A friendly Green Turtle near Oahu, Hawaii


Green Turtle

Green Turtle Info

A Green Turtle is swimming near a reef called The Blow Hole near the island of Oahu in Hawaii. This turtle was enormous. It was 3 feet long and over 2 feet wide. Sea turtles are remarkable swimmers. They are fast and graceful underwater, unlike their slow cousins that live on land.

Green Turtles can be identified by the pattern of plates on their shells. Green Turtles have only two plates on their foreheads between their eyes. This helps distinguish them from the similar Hawksbill Turtles, which have four plates on their foreheads. Sea turtles breathe air. They must return to the surface of the ocean to breathe, and they hold their breath when they dive.

Chuck Evans took this photograph. Chuck saw this turtle at The Blow Hole two days in a row. It was very curious and swam nearby, giving Chuck a good opportunity for this photograph. The Blow Hole is a popular site for scuba diving on Oahu. Divers wade into the ocean from the beach near Hanauma Bay, and swim along the shore to where there is a cave under an overhang in a cliff along the shore. Diving at this site can be dangerous, as currents caused by the tides can change quickly. The cave has a small window in its ceiling. As waves crash into the cave, water builds up until it shoots out the window at the top of the cave. The fountain of water looks something like a whale at sea exhaling through its blowhole, and gives this diving site its colorful name. Whales migrate to the oceans near Hawaii, and Chuck saw several of them from shore. Sometimes divers can hear whales "singing" underwater, and a lucky few divers even see whales.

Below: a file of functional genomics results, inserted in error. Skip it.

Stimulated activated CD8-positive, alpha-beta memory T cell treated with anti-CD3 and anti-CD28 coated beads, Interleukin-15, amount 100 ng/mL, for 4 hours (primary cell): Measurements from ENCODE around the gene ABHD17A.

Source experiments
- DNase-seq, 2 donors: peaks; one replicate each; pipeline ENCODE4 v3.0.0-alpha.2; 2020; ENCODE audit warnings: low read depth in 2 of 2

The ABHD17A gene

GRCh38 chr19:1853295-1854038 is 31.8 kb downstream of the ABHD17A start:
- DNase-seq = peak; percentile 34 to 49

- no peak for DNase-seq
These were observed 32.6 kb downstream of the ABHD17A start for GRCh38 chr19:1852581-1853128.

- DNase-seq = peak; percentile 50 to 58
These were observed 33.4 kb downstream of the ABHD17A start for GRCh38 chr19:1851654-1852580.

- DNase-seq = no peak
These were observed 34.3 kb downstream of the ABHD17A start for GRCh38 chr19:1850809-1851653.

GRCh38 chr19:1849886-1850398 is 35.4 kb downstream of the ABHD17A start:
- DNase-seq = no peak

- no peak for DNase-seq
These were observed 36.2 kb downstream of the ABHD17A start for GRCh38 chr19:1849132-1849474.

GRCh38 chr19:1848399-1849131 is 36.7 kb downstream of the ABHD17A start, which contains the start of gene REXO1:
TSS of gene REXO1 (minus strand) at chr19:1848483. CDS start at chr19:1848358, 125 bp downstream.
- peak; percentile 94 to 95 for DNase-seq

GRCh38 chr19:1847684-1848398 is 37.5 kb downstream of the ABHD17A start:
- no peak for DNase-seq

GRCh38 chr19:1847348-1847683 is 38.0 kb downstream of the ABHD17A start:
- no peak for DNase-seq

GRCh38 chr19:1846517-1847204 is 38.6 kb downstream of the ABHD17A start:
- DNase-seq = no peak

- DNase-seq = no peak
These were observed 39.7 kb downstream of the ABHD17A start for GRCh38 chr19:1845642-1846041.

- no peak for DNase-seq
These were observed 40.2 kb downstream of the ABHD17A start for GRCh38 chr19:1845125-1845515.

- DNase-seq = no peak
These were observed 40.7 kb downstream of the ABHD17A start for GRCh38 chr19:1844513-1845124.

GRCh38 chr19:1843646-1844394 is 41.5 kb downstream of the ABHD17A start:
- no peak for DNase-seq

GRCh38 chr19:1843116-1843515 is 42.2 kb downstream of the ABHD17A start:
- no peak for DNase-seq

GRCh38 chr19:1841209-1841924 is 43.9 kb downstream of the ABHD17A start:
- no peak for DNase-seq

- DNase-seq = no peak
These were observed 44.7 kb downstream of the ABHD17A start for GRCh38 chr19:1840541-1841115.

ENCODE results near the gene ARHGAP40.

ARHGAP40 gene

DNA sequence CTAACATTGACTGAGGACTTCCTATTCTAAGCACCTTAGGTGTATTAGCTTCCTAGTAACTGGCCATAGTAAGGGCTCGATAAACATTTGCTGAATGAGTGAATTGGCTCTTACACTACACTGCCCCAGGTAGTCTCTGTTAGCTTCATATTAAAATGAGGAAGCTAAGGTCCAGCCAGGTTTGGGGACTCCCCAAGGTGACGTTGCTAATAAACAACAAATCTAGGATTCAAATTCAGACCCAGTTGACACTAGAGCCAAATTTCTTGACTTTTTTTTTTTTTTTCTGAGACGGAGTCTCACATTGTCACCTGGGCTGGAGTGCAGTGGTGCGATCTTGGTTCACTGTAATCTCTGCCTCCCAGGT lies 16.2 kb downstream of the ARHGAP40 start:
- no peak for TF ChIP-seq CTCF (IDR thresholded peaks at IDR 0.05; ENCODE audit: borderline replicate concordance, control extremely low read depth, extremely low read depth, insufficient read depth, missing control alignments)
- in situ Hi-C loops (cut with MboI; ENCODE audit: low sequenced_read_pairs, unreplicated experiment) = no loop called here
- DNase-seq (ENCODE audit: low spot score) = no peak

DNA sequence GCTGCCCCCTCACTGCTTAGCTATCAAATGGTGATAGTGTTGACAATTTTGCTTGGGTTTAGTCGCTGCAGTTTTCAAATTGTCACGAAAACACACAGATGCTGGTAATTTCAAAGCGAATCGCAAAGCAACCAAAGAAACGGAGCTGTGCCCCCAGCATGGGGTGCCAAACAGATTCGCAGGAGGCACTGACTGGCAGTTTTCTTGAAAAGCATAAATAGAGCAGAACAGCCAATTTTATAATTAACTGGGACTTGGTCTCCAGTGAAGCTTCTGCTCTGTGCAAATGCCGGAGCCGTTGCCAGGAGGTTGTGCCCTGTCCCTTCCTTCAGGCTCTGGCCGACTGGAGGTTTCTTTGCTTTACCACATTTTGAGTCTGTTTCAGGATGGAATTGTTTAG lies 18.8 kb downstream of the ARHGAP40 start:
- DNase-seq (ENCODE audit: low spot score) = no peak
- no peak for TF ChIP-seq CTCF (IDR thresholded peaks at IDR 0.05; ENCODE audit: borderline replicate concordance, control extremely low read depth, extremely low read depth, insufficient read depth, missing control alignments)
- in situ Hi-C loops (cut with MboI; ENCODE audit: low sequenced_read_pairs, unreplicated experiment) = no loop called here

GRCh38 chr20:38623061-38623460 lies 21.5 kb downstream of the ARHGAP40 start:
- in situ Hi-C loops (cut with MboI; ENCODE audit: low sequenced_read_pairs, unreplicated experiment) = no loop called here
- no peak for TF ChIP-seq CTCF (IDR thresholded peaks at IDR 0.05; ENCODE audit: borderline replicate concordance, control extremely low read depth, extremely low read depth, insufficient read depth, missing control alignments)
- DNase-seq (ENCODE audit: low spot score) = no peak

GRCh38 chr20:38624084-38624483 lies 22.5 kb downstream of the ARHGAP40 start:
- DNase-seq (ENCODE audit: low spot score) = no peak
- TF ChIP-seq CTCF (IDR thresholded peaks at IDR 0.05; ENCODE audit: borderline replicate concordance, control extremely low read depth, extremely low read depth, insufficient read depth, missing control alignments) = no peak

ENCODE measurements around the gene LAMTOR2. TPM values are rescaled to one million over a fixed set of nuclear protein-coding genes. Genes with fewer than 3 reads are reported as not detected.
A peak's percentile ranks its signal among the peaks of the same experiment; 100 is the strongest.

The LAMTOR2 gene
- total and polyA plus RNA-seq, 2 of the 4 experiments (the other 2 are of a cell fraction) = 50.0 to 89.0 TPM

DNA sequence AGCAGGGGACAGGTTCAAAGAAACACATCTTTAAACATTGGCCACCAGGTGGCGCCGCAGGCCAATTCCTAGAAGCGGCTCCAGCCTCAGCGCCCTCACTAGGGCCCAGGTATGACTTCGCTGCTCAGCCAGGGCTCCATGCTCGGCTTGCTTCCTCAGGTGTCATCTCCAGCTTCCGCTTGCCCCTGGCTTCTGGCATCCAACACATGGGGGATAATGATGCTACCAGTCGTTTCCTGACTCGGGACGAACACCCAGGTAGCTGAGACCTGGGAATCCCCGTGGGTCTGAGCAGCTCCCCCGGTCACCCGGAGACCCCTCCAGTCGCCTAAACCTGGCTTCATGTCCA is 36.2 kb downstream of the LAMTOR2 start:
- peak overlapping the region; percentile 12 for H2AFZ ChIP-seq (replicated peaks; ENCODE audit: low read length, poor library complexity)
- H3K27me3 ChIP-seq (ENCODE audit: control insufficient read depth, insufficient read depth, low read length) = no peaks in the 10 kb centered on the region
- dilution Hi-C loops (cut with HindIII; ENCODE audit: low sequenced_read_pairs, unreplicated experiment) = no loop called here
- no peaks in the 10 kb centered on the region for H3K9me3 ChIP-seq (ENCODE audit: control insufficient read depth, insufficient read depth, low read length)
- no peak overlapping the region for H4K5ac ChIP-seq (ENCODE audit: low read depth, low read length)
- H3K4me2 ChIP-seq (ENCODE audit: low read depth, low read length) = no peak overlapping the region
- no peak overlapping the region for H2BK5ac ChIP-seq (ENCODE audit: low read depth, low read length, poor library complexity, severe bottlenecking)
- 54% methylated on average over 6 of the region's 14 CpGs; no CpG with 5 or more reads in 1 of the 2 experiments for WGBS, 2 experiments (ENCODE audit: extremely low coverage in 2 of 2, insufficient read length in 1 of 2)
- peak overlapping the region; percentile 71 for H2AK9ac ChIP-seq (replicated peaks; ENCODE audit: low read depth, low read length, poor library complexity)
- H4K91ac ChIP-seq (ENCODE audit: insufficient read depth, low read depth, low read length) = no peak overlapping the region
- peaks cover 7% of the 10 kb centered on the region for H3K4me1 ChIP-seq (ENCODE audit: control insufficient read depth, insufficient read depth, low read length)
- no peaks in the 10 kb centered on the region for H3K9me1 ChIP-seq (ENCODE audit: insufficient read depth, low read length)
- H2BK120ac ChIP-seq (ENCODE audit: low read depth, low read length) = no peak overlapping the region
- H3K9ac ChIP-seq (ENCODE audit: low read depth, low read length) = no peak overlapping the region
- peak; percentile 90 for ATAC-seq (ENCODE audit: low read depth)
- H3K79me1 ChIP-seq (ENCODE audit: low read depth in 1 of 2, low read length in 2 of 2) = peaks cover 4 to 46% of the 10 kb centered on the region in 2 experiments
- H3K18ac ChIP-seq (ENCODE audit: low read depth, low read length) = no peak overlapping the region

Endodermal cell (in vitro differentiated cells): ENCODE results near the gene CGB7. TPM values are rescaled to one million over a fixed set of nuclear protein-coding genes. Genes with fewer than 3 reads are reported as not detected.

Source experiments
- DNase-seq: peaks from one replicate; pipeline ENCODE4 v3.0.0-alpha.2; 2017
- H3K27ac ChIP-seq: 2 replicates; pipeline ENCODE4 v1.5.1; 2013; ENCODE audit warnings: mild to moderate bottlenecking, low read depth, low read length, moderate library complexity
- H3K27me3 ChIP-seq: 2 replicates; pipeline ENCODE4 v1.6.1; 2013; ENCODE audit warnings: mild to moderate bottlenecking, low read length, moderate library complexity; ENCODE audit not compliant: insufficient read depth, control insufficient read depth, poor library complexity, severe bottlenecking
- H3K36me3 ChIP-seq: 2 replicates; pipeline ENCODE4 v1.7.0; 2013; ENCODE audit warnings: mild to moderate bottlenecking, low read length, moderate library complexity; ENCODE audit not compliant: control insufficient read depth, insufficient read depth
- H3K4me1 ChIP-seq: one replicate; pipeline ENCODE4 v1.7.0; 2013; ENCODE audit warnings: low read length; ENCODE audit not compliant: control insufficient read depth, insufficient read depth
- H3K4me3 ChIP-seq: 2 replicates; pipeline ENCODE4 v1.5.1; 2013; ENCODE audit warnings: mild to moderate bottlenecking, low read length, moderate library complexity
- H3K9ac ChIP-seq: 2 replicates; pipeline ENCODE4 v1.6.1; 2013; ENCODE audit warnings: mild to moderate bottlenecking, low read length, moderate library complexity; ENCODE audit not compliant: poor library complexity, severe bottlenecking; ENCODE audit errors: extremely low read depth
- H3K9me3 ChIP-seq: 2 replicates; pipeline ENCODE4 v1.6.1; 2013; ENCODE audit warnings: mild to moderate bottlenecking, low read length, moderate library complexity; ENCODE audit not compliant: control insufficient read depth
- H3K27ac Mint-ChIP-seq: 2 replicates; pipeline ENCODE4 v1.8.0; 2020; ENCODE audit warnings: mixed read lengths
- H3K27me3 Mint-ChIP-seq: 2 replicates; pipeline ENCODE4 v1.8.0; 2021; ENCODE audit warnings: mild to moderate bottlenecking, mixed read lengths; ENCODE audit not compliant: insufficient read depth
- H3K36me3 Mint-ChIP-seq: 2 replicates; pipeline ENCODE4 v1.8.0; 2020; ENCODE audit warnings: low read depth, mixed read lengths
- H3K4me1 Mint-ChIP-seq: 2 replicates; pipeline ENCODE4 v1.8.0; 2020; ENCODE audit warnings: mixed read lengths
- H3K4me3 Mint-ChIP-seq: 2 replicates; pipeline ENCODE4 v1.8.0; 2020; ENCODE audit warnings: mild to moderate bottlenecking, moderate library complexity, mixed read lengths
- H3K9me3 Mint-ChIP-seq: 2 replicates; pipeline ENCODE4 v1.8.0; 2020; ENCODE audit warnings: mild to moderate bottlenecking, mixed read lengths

Many sea turtles are endangered. People catch them to make things from their shells and to eat them, and people also gather their eggs for food. We must protect all sea turtles carefully, to keep them from becoming extinct. Turtles are protected in many parts of the world, and Green Turtles are protected by law in Hawaii. Protecting sea turtles from hunters may help to keep them from becoming extinct.

See another sea turtle, a loggerhead turtle, in the ReefNews Photo Gallery Volume 2.

Back to ReefNews Photo Gallery Volume 4

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